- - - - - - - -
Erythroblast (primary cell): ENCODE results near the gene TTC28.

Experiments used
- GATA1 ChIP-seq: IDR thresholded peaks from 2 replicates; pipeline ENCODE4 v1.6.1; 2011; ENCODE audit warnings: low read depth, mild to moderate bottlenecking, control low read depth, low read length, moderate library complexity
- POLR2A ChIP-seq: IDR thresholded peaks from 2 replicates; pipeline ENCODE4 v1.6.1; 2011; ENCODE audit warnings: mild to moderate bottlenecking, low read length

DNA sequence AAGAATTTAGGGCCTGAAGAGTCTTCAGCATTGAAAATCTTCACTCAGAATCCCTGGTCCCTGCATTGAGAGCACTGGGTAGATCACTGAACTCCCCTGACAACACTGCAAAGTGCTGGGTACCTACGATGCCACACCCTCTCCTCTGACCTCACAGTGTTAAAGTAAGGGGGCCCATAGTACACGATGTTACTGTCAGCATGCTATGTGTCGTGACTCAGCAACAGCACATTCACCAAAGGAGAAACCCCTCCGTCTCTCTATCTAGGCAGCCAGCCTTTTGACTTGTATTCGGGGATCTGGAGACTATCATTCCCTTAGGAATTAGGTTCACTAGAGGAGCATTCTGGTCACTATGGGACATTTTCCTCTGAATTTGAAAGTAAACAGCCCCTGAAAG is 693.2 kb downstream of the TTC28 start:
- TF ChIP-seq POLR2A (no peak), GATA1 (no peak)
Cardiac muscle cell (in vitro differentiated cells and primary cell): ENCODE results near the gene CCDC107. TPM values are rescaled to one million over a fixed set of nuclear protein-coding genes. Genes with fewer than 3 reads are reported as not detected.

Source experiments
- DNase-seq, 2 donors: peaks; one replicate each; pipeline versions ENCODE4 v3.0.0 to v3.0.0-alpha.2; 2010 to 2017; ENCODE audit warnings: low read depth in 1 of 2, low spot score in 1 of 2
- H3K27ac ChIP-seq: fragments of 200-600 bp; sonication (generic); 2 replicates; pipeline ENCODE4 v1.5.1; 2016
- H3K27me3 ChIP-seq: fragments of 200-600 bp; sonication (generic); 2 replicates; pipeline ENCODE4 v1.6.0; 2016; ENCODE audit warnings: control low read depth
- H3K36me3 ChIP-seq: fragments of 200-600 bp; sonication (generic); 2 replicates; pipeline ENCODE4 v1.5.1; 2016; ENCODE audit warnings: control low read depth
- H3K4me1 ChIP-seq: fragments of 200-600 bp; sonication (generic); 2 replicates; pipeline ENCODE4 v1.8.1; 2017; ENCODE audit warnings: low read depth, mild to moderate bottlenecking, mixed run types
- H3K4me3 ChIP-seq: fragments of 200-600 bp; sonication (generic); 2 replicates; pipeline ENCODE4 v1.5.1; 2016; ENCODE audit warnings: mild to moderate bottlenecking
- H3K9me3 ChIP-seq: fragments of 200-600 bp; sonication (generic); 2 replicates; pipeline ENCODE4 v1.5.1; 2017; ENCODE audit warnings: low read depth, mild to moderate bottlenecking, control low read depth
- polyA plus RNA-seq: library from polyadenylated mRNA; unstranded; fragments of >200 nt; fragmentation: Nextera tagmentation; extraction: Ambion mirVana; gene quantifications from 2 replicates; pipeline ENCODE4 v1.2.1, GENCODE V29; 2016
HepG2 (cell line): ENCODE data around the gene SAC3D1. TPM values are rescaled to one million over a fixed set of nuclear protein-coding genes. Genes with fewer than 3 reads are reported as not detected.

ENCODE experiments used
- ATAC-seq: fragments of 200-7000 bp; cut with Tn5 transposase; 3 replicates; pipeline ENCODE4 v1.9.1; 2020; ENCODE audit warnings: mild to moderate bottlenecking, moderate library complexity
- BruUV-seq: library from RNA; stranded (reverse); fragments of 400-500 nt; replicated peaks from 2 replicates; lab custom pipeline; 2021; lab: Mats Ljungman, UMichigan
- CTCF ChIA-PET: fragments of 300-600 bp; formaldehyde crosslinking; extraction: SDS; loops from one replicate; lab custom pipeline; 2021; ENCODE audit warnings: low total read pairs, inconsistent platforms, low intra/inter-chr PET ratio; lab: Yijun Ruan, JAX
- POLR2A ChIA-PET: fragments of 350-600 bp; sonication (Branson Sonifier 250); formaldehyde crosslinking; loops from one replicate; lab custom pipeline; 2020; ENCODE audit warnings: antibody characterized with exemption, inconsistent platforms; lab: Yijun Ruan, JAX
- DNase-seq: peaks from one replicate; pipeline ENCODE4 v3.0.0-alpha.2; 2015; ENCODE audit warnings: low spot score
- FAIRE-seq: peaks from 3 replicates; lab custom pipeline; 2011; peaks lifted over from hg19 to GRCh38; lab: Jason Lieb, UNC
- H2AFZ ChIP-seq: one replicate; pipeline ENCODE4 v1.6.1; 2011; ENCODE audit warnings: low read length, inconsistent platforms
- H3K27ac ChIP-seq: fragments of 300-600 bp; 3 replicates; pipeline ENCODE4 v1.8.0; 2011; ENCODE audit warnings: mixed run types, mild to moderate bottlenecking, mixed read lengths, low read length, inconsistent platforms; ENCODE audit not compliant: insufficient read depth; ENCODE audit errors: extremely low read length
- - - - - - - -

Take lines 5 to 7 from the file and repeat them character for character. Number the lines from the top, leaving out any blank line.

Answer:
DNA sequence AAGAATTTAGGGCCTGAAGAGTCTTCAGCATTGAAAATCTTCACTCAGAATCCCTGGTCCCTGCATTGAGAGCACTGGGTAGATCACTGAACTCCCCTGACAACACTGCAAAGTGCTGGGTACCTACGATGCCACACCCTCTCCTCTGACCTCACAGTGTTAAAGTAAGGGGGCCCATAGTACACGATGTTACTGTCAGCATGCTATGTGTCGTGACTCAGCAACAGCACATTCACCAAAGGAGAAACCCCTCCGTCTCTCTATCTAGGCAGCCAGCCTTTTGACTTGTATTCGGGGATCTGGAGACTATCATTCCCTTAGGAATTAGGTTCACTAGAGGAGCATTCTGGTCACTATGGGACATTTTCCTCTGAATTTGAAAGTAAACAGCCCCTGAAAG is 693.2 kb downstream of the TTC28 start:
- TF ChIP-seq POLR2A (no peak), GATA1 (no peak)
Cardiac muscle cell (in vitro differentiated cells and primary cell): ENCODE results near the gene CCDC107. TPM values are rescaled to one million over a fixed set of nuclear protein-coding genes. Genes with fewer than 3 reads are reported as not detected.